Somatic cell transplant is synonymous with organ transplant. Doctors take some blood from the spinal marrow, bring the blood to a laboratory and add healthy, correct genes. Then the blood is injected into the artery. One hope that the bloodcells with the healthy genes will start to divide themselves, and convey the body with loads of fresh DNA. Then the body will heal. The defect DNA will still be in the body, but the immune system will be restored by the healthy DNA. So far scientists can only treat diseases which is caused by an error in one gene. They cannot correct several genes at the same time.


In time genetherapy may provide effective treatment of many diseases and disorders, including cystic fibrosis, muscular dystrophy, and juvenile diabetes. Scientists also tries to find a way to treat disorders which not are inherited. An example is AIDS. Scientists are doing research on how to make cells genetically resistant to the infection which AIDS causes.




A clone is an organism, or group of organisms, which is derived from another organism by an asexual (non-sexual) reproductive process. The word clone has been used about cells as well as organisms, which means that a group of cells stemming from a single cell is also called a clone. Usually the members of a clone are identical in their inherited characteristics, which means they have identical genes, except of course for any differences caused by mutation. Identical twins, for example, are members of a clone, they originate from the division of a single fertilized egg, while non-identical twins are not members of a clone because they originate from two separate fertilized eggs. A number of simple organisms, such as bacteria, many algae and some yeasts, and even some higher organisms, for example flatworms and plants such as the dandelion, reproduce by cloning. So cloning isn’t something that humans created, but in recent years advances of genetic engineering has brought us beyond the natural limit and in to a new era.


Scientists can now isolate an individual gene (or group of genes) from one organism and grow it in another organism belonging to a different species. The species chosen is usually one that can rapidly reproduce asexually, such as yeasts and bacteria. Because they multiply so fast, these methods makes it possible to produce many copies of a particular gene. The copies can then be isolated and used for the purposes of study, for example, to investigate the chemical nature and structure of the gene, or for the purposes of medicine, for example to make large quantities of a useful gene-product, such as insulin. This technique is called cloning, because it uses clones of organisms or cells. It has a great medical potential and is the subject of active research. Identical-twin animals may be produced by cloning too. An embryo in the early stage of development is removed from the uterus and split, then each separate part is placed in a surrogate uterus. Mammals such as mice and sheep have been produced in this way since 1986.


Another development has been the discovery that a whole nucleus can be taken from a cell and injected into a fertilized egg, whose own nucleus has been removed. The division of the egg brings about the division of the nucleus, and the descendant nuclei can, in their turn, be injected into eggs. This cloning technique is in theory capable of producing large numbers of genetically identical individuals. Such experiments have been successfully carried out with frogs and mice, but the cloning of higher mammals beyond an early embryonic stage has been considered not possible. Until recently. On January the 23rd this year, 1997, the whole world was presented to Dolly, a sheep produced by cloning. And she was produced through a totally new and revolutionary method. The nucleus was removed from a mature egg, and the «emptied» egg was then «melted» together with a normal cell through an accurately calculated electric shock. The result was one living egg cell with the genes from the normal cell, which acted like a fertilized egg. The egg was then placed in a uterus and after the certain amount of time, Dolly was born, identical to the one the normal cell belonged to, and with no father. Technically, there is no reason why this technique shouldn’t be used to clone humans. But it is a tough ethical issue. A lot of people are afraid that someone will misuse this knowledge to their own benefit. But on the other hand, cloning may help us find solutions to inherited diseases. (See appendix for more information on human cloning)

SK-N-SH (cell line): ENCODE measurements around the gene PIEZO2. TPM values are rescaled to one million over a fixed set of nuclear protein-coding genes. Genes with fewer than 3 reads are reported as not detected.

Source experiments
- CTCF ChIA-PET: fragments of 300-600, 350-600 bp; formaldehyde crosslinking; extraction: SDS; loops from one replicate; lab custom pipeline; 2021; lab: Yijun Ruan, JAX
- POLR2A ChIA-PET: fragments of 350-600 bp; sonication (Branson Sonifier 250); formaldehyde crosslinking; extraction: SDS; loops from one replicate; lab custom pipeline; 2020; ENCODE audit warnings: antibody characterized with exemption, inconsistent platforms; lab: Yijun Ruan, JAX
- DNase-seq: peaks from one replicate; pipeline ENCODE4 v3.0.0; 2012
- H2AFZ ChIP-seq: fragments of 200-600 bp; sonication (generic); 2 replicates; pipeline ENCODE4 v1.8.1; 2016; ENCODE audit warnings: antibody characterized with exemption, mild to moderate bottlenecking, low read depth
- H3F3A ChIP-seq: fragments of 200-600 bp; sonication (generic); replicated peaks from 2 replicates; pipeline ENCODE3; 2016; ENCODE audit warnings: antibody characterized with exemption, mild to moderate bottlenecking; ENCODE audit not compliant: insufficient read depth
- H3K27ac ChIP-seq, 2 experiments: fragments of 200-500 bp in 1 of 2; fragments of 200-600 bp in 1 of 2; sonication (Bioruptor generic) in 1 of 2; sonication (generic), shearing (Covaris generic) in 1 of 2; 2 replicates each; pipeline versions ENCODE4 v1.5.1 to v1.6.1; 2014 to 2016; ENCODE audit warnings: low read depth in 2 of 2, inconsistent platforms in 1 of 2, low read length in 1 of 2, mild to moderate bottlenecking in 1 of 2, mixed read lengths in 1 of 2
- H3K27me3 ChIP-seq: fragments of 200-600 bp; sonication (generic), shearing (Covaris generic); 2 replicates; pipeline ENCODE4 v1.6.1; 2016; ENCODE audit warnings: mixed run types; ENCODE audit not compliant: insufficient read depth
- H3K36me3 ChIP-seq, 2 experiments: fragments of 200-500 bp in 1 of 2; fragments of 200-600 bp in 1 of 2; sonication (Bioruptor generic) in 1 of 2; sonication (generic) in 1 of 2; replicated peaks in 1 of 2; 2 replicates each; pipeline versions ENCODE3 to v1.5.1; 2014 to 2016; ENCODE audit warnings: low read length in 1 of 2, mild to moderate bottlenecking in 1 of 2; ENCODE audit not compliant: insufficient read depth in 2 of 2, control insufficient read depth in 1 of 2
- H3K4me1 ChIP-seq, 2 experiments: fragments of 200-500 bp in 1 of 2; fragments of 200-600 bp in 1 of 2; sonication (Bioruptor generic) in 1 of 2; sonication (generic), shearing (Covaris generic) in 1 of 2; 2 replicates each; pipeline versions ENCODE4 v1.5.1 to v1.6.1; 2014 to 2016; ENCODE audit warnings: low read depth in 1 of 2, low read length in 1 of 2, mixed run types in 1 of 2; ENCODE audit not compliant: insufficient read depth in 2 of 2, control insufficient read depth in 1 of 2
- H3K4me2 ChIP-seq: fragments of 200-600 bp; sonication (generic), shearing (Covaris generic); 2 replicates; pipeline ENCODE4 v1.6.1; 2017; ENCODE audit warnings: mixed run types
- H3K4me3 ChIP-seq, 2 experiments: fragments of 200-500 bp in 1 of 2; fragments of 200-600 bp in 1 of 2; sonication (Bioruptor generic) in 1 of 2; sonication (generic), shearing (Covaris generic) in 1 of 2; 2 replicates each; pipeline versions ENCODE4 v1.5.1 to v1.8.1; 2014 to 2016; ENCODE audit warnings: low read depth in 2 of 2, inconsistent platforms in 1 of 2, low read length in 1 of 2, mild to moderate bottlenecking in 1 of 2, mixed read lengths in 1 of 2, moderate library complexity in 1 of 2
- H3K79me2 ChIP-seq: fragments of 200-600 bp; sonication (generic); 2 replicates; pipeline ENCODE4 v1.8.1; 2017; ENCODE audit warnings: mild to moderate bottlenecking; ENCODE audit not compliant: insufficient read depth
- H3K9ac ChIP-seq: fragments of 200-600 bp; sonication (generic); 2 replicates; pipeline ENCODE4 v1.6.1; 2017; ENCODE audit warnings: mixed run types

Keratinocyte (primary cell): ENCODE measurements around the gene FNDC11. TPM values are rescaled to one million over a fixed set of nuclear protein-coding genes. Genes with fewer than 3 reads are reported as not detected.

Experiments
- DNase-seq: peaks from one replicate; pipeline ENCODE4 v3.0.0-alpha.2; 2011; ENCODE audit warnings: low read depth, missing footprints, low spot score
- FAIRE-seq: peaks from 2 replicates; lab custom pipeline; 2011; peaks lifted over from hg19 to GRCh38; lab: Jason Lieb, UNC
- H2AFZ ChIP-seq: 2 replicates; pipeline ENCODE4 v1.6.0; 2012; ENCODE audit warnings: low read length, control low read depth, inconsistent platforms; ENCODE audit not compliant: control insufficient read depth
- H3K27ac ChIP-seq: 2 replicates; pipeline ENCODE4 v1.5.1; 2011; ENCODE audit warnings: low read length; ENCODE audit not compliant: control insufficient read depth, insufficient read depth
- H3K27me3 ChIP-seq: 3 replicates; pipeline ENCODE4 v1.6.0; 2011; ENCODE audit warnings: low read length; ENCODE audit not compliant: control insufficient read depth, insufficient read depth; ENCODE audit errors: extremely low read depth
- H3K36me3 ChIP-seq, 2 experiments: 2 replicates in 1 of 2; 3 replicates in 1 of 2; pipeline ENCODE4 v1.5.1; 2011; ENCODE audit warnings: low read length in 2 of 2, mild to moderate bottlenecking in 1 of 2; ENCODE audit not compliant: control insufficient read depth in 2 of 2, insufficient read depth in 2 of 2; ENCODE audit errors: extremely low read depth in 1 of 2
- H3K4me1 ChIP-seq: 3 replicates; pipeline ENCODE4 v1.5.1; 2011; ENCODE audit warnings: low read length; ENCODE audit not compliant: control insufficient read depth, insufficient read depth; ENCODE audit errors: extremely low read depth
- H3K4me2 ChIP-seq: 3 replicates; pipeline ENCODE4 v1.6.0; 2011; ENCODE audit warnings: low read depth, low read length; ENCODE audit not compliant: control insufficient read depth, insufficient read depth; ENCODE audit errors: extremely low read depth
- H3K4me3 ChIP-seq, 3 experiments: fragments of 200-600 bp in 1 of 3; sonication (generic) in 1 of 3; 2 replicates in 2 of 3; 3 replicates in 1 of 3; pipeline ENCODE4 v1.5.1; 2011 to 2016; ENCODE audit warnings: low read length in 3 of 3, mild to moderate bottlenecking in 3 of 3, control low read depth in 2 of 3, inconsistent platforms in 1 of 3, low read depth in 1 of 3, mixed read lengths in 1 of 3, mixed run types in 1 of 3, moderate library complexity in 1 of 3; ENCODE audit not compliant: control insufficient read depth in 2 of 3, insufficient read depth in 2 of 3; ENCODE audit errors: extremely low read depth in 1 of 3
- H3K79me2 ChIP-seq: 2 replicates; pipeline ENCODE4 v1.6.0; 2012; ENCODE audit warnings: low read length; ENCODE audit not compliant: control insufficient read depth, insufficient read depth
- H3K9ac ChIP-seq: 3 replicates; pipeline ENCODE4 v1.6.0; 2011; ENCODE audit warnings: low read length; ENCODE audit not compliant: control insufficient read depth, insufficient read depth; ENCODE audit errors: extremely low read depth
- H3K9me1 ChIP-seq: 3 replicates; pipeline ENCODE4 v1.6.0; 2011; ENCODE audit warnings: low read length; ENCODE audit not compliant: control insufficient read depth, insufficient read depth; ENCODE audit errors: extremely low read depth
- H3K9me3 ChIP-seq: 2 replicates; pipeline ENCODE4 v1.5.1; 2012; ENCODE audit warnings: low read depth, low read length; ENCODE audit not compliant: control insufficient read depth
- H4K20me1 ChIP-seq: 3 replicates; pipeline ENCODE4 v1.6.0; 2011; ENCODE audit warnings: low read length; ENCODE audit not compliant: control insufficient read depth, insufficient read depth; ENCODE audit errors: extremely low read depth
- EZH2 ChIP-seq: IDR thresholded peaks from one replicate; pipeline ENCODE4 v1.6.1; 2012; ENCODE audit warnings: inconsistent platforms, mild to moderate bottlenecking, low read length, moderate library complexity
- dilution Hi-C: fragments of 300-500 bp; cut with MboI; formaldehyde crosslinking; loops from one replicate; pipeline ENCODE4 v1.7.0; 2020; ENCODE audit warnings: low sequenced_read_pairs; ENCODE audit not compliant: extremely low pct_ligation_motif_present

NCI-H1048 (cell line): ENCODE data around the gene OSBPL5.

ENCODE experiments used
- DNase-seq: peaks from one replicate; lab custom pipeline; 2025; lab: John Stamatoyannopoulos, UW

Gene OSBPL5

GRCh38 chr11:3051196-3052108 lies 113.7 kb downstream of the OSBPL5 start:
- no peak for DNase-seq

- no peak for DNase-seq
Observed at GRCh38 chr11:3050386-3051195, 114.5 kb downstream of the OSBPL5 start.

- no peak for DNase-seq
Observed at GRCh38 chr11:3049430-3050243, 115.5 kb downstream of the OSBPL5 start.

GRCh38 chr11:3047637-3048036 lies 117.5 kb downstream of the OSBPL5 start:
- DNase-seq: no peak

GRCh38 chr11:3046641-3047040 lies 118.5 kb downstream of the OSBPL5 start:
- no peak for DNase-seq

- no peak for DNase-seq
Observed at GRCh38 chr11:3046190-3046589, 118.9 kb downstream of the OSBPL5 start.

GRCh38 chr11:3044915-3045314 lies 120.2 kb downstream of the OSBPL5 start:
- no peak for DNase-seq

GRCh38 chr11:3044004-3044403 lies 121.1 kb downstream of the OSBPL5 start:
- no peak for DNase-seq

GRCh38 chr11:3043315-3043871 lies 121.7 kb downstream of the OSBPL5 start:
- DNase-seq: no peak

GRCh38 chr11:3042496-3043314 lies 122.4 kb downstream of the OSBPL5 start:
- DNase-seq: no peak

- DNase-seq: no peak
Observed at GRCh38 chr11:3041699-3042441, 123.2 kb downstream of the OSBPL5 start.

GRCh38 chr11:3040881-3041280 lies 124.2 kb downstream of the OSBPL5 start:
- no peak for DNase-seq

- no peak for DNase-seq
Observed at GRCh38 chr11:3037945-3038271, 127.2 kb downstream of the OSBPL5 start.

Ethics and future prospects


We all have our dreams of an utopia. A society without problems, disease, pollution. What you know are going to read is yet just another dream. It’s just philosophical thought on how genetic engineering might be used in the future.


When it comes to genetic engineering, you can’t avoid the ethical dilemmas. Genetic engineering is a very vulnerable issue because it may affect every living thing on this planet. A lot of people are afraid of what it may lead to in the future, while some just think of the possibilities to find solutions to every disease known to man kind.


Genetic engineering may be the solution to many diseases/disorders, such as cancer, aids, inherited disease and to diseases/disorders caused by genetic «errors». There isn’t any solutions for those today. But do we know that the information we get will be used in the right way? We’ve already seen that knowledge may lead to things that are highly thought-provoking. We can now find out if people suffer from, for example Downs syndrome before they are born.